Last month, in an obscure action, the Internal Revenue Service made an entirely gratuitous gift of $250,000 in taxpayer funds to Gay & Lesbian Advocates & Defenders (“GLAD”).
I’ve been documenting (here, here, and here, for example) how, in litigation involving gay issues, the Department of Justice has acted to sabotage the federal laws—specifically, Don’t Ask, Don’t Tell and the Defense of Marriage Act—that it is dutybound to defend vigorously. But this IRS action shows that the dereliction of duty goes beyond DOJ.
Here’s the basic background:
1. Federal law (section 7430 of the Internal Revenue Code) authorizes an award of litigation costs to a taxpayer who prevails in Tax Court litigation unless the IRS establishes that its position in the litigation was “substantially justified.”
The “substantially justified” standard is not a high one: Under prevailing precedent, the IRS’s losing position is substantially justified “if it has a reasonable basis in law and fact.”
2. In February 2010, the full Tax Court, dividing 11 to 5, ruled in O’Donnabhain v. Commissioner of Internal Revenue that O’Donnabhain—a transsexual diagnosed (by a psychotherapist) as suffering from severe “gender identity disorder”—was entitled to deduct expenditures incurred for hormone therapy and sex-reassignment surgery. (The court unanimously agreed that O’Donnabhain was not entitled to deduct expenditures for breast-augmentation surgery.) The ruling resulted in six separate opinions running 139 pages, and the judges in the majority divided 9 to 2 on how the legal issues should be decided.
I have no considered position on which judges got it right on what the majority opinion acknowledges (p. 32) to be “an issue of first impression.”
3. On November 9, the Tax Court issued an order ratifying the “agreement of the parties” that O’Donnabhain was entitled to $250,000 in litigation costs and that the award of litigation costs “shall be paid” to GLAD, O’Donnabhain’s counsel in the case.
Now let’s consider what’s wrong with—indeed, outrageous about—the IRS’s agreeing that O’Donnabhain was entitled to $250,000 in litigation costs:
The IRS’s agreement to an award to O’Donnabhain of litigation costs necessarily entails its own judgment that it couldn’t show that its position in the litigation was “substantially justified.” But what could possibly underlie such a judgment?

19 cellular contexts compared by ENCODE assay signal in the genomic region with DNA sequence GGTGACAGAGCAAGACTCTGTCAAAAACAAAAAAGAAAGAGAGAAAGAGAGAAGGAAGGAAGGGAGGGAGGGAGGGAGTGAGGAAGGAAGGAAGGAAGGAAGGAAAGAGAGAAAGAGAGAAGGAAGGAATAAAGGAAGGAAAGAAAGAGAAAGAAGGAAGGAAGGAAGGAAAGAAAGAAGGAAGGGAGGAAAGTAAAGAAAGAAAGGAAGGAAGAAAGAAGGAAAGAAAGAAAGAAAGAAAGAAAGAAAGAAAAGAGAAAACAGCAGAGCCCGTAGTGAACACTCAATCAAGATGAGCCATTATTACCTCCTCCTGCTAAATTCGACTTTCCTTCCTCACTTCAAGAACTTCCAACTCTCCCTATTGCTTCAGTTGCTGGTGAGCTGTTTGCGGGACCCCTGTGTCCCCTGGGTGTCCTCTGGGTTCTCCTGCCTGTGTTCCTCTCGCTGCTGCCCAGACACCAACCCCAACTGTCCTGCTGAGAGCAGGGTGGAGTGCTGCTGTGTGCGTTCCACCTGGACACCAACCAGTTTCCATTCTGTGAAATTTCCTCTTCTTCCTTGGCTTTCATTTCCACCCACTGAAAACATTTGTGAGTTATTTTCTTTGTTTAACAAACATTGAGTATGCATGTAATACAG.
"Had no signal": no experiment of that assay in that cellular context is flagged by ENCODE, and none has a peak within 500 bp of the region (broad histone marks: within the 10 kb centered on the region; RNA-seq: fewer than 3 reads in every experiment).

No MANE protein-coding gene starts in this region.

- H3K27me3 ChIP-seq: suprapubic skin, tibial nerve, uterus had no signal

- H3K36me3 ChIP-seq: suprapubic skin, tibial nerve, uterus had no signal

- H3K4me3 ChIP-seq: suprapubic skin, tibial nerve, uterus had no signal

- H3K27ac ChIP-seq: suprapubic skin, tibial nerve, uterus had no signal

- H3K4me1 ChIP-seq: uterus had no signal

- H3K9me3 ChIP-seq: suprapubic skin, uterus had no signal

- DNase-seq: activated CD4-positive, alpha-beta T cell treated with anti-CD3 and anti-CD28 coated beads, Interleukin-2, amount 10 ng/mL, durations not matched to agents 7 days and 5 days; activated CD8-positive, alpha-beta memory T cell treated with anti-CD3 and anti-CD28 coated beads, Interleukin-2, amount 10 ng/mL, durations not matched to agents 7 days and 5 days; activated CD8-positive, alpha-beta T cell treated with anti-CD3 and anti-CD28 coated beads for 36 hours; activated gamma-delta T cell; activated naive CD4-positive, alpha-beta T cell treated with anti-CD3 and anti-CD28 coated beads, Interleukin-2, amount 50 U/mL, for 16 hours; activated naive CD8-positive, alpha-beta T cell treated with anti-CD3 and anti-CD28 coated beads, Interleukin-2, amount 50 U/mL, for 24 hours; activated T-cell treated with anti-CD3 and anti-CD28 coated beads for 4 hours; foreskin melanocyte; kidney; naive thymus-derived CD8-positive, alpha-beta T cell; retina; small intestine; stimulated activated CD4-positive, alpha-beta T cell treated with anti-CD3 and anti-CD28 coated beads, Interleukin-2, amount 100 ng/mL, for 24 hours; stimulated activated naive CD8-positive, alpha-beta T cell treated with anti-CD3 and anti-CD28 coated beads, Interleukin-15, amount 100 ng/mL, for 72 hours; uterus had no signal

The majority opinion in the case itself acknowledged that the case “presents an issue of first impression,” and courts (including the Tax Court) have given that factor considerable weight in determining whether the government’s position is “substantially justified.” See, e.g., National Federation of Assemblies v. United States, 263 F. Supp. 2d 1372, 1378 (S.D. Ala. 2003) (whether government’s position was reasonable “depends largely on the ‘clarity of the governing law’”); Estate of Wall v. Commissioner of Internal Revenue, 102 T.C. 391, 393 (Tax Ct. 1994) (“This was a case of first impression, and [the IRS’s] position was not contrary to any published decision.”)
The fact that five members of the Tax Court agreed with the IRS’s position goes far to establish that that position had a reasonable basis in law and fact. Further, a lawyer who has been following the Tax Court closely for the last decade tells me that the very fact that the Tax Court chose to decide the case en banc (as opposed to the usual decision of ordinary cases by single judges) makes the IRS’s concession extraordinary: so far as he is aware, the IRS’s position in a case worthy of en banc consideration has never been determined to be unjustified during that period.
In sum, there’s no reason to believe that the IRS would have had difficulty establishing that its litigation position was “substantially justified.”
Also, if the IRS genuinely believed that its position wasn’t “substantially justified,” why did it continue to maintain it? And if the answer is that the new Obama political appointees at the IRS may have just discovered how ill-founded the IRS’s position, can we trust that appropriate reprimands have been or will be delivered to those responsible for the litigation position? I’d bet not, for it seems obvious that the IRS made its baseless concession only for the purpose of channeling taxpayer funds to GLAD.
The size of the award of litigation costs—$250,000—is also extraordinary and may even be a record, according to the lawyer who has been following the Tax Court closely for the last decade.